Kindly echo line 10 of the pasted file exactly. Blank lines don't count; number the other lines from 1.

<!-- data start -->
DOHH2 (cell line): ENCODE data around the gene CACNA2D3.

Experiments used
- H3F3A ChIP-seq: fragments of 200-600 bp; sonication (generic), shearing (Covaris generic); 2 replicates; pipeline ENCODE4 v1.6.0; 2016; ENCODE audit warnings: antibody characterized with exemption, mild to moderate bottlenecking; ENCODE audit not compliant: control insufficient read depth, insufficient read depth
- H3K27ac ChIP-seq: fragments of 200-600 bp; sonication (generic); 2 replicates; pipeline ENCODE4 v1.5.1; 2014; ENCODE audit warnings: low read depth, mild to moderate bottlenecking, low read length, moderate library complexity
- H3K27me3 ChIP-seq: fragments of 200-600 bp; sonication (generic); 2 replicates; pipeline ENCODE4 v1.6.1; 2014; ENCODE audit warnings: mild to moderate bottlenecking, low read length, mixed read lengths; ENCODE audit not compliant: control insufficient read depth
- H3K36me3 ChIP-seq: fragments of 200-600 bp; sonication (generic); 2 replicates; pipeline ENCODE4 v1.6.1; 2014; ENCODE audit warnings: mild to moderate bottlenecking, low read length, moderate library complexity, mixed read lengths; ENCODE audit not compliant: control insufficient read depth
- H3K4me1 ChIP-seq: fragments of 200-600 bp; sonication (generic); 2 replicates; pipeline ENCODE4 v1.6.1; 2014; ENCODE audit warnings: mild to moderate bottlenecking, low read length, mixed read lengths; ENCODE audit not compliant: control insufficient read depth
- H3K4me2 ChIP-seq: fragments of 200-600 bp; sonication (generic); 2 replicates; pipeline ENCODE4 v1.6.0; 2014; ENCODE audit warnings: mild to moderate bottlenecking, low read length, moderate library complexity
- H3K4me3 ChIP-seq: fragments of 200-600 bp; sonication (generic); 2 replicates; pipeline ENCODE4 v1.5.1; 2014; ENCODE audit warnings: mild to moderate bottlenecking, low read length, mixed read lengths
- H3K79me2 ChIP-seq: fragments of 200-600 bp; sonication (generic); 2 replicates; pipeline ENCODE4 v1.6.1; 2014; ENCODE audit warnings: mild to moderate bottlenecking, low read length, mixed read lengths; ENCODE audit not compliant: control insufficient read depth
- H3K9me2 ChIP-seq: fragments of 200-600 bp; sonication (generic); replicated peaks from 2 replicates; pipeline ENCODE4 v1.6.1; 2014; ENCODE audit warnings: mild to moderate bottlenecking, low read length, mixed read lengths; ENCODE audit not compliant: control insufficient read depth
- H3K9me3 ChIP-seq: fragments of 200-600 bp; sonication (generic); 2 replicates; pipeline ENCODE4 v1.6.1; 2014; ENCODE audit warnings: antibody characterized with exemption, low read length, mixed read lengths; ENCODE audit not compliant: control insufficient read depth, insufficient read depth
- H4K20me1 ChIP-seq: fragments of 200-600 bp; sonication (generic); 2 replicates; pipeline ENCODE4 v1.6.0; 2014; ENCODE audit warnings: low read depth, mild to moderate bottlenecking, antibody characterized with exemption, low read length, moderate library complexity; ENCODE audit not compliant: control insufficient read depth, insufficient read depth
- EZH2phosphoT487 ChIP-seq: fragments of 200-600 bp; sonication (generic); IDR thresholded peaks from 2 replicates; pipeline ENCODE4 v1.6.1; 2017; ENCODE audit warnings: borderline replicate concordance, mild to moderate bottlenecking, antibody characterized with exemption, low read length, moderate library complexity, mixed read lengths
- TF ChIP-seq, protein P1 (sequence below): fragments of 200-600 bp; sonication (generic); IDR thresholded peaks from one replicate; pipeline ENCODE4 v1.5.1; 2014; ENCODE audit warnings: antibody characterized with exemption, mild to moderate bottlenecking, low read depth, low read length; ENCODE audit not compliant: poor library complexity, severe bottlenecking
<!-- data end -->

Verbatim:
- H3K79me2 ChIP-seq: fragments of 200-600 bp; sonication (generic); 2 replicates; pipeline ENCODE4 v1.6.1; 2014; ENCODE audit warnings: mild to moderate bottlenecking, low read length, mixed read lengths; ENCODE audit not compliant: control insufficient read depth